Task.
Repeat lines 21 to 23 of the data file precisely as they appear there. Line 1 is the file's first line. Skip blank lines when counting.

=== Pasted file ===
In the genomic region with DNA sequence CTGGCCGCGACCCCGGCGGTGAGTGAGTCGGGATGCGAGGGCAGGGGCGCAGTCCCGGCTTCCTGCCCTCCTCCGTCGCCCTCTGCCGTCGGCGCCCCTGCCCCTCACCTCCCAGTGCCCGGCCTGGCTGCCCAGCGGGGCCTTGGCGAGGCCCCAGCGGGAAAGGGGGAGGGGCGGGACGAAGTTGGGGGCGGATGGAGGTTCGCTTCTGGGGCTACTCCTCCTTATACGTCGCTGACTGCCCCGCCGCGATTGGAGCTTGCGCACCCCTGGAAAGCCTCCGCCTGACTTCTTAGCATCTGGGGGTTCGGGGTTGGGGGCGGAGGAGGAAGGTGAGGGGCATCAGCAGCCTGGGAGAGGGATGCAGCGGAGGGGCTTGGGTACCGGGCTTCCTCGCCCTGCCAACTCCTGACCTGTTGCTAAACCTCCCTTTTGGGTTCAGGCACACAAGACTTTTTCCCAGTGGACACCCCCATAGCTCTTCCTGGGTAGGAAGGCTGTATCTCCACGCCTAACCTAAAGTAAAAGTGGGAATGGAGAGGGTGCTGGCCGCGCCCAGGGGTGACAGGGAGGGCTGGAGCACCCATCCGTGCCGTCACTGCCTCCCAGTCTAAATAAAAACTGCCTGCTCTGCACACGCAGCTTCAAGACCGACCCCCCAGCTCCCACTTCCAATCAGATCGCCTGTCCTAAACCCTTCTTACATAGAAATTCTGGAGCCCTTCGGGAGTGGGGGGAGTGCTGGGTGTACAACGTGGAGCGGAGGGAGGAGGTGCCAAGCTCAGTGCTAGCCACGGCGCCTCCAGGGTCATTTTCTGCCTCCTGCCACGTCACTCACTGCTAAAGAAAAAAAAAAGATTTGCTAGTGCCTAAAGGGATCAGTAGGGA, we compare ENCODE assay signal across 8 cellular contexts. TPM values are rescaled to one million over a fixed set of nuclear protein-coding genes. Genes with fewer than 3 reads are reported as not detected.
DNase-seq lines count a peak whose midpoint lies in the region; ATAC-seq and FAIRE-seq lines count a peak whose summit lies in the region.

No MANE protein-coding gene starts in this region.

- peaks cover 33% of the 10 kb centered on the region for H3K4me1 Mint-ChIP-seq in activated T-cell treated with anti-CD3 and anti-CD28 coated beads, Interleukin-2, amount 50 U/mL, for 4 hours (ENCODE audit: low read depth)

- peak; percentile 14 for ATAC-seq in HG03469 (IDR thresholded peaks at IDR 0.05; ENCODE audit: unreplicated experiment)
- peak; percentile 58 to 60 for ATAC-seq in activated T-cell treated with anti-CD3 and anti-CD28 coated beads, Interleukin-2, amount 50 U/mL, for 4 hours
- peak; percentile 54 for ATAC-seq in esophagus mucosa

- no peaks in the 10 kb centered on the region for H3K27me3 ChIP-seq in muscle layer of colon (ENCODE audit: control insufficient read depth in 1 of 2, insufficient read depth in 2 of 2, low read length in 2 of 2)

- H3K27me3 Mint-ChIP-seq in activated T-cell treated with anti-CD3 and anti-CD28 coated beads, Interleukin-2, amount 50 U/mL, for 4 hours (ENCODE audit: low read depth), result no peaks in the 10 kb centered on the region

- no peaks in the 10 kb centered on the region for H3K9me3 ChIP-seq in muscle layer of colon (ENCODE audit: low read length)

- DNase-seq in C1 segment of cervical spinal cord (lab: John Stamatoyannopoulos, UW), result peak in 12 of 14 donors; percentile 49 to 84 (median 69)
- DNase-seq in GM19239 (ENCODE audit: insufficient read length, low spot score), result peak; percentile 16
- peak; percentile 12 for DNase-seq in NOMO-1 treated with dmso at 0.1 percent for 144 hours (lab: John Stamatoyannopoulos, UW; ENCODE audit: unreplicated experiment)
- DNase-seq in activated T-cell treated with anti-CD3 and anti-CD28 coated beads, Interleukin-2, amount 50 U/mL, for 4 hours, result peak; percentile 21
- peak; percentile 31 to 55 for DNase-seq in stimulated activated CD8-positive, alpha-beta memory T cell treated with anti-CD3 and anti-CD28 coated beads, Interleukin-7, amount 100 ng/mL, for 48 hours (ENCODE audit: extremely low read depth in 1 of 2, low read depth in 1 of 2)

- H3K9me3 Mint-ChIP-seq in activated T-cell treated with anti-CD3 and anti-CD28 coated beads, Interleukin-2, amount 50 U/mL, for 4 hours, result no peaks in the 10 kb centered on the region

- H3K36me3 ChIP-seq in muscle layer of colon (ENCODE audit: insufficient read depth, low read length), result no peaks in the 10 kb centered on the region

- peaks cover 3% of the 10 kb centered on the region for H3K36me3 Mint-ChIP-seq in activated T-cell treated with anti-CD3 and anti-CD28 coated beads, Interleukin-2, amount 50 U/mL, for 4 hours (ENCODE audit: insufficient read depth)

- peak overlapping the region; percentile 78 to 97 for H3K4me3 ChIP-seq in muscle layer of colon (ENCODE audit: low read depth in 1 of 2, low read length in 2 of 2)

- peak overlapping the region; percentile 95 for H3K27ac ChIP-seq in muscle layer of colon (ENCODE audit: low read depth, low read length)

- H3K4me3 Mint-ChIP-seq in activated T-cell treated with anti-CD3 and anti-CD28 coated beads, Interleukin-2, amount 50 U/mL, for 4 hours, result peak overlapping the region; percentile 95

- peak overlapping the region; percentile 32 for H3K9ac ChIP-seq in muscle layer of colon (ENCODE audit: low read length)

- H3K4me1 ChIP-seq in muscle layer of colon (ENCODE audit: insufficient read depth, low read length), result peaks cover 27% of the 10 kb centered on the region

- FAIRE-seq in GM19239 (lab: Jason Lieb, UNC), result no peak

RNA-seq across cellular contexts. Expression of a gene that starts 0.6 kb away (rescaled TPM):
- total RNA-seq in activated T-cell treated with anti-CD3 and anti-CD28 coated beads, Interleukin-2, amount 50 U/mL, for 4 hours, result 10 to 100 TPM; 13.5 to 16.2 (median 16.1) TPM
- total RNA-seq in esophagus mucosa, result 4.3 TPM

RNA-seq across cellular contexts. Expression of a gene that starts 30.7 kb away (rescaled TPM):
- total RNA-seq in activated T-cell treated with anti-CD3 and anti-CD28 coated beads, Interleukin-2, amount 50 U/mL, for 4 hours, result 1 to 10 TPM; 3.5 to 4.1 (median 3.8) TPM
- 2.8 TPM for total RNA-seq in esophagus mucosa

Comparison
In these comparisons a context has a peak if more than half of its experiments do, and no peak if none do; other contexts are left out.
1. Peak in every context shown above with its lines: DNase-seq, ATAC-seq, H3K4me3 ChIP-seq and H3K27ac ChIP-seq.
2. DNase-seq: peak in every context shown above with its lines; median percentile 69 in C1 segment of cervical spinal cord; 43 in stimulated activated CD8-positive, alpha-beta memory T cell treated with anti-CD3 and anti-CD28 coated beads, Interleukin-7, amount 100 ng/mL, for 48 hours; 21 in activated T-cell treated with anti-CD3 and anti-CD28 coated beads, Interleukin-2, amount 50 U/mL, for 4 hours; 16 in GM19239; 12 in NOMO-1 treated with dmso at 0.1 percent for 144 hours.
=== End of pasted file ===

- H3K4me3 Mint-ChIP-seq in activated T-cell treated with anti-CD3 and anti-CD28 coated beads, Interleukin-2, amount 50 U/mL, for 4 hours, result peak overlapping the region; percentile 95

- peak overlapping the region; percentile 32 for H3K9ac ChIP-seq in muscle layer of colon (ENCODE audit: low read length)

- H3K4me1 ChIP-seq in muscle layer of colon (ENCODE audit: insufficient read depth, low read length), result peaks cover 27% of the 10 kb centered on the region